A Monk, a Rabbi, and the 'Meaning of This Hour': War and Nonviolence in Abraham Joshua Heschel and Thomas Merton*

By Magid, Shaul | Cross Currents, Summer 2005 | Go to article overview

A Monk, a Rabbi, and the 'Meaning of This Hour': War and Nonviolence in Abraham Joshua Heschel and Thomas Merton*


Magid, Shaul, Cross Currents


    "Do you know, Fontanes, what astonishes me most in the world? The
    inability of force to create anything. In the long run the sword is
    always beaten by the spirit."
    Napoleon Bonaparte

    "That which distinguishes us from all the animals is our capacity to
    be nonviolent. And we fulfill our mission only to the extent that we
    are nonviolent and no more."
    M.K. Gandi, "Nonviolence: The Greatest Force"

    "Power can guarantee the interests of some, but it can never
    foster the good of all. Power always protects the good of some at
    the expense of all the others."
    Thomas Merton, "Blessed are the Meek"

    "And I also want to say that this is the very first time I have felt
    that God is in the White House."
    Gary Welby
    American Republican

    "We are on the right side, and God is with us, and anyone who has
    God on their side never loses."
    Muhmmad Al-Mehimmad
    Iraqi insurgent

    "Tragic is the role of religion in contemporary society."
    Abraham Joshua Heschel, "Religion in Modern Society"

    "The names of the heroes,
    I was taught to memorize.
    They had guns in their hands,
    And God on their side ... For you don't count the dead, with God on
    our side."
    Bob Dylan "God on Our Side"

I

The present global conflict that implicates Judaism, Christianity, and Islam has presented serious challenges to those who remain dedicated to nonviolence (whether as a religious or secular value) and also work inside one of the above three religious traditions. The voices of nonviolence that have almost always accompanied American military action, from the first World War to Vietnam, have largely been stifled by the enormity of 9-11, (1) an event that, for the first time, put America in a position of having to defend itself against a calculated attack on its mainland. (2) In this essay I explore some of the ways in which this war has been constructed in "religious" terms (3) shifting the dynamic of the Cold War era where the God-fearing "(Judeo) Christian" west positioned itself against the God-less communist Soviet/Sino threat. (4) Many committed to non-violence are examining sources in their religious traditions or searching for spokespeople from those traditions to translate previous theories of nonviolence to the present situation. Among those spokespeople, in Christianity and Judaism, are Thomas Merton and Abraham Joshua Heschel, traditionalist theologians who contributed to the anti-Vietnam war movement in the 1960's. (5) I explore here why Merton and Heschel are simultaneously obvious and problematic choices and why their religious rhetoric may, in fact, be counter-productive to the task at hand. Yet, if read against themselves I suggest they can still be of some limited use in waging a religious critique of religion and speak to the more fundamental issue of the on-going battle between religion and the secular in the public sphere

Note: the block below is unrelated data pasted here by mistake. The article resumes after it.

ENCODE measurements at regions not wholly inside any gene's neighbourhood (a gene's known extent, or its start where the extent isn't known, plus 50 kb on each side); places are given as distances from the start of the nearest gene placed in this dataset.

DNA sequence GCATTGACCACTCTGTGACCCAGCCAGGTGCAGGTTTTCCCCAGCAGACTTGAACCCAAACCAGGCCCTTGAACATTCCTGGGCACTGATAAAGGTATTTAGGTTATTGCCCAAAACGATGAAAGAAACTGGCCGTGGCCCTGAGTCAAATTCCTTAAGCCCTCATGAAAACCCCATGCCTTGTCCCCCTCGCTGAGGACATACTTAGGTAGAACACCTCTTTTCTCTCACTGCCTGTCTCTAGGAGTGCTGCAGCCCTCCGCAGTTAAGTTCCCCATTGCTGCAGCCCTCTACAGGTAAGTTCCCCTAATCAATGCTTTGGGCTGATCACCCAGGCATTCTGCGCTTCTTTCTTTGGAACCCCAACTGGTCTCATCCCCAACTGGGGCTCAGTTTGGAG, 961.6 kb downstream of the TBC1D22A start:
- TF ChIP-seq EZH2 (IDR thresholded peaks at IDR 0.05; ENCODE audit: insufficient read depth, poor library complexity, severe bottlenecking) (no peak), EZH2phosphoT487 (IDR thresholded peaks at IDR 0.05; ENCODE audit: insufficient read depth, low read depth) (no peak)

The present conflict also points beyond the realm of the political and exhibits a more global turn away from the secular toward a renewed sense of religious urgency and piety that has become manifest in the use of violence. (6) This turn has been aptly coined by the title of a recent book The Desecularization of the World. In the introductory essay to that collection of essays, Peter Berger argues that the present turn to religion is not primarily a turn away from the secular or secularism per se but more about the failure of "experiments with secularized religion." (7) Liberal religion in Judaism and Christianity grew out of the Enlightenment and has dominated the west for more than two centuries, arguably serving as a foundation for western democracy and capitalism. (8) According to Berger, the return to a more orthodox or evangelical approach to religion of late is a sign that these enlightened religious experiments have failed to convince those who are believers that such reformed religious ideals are viable and, perhaps more to the point, inspiring. …

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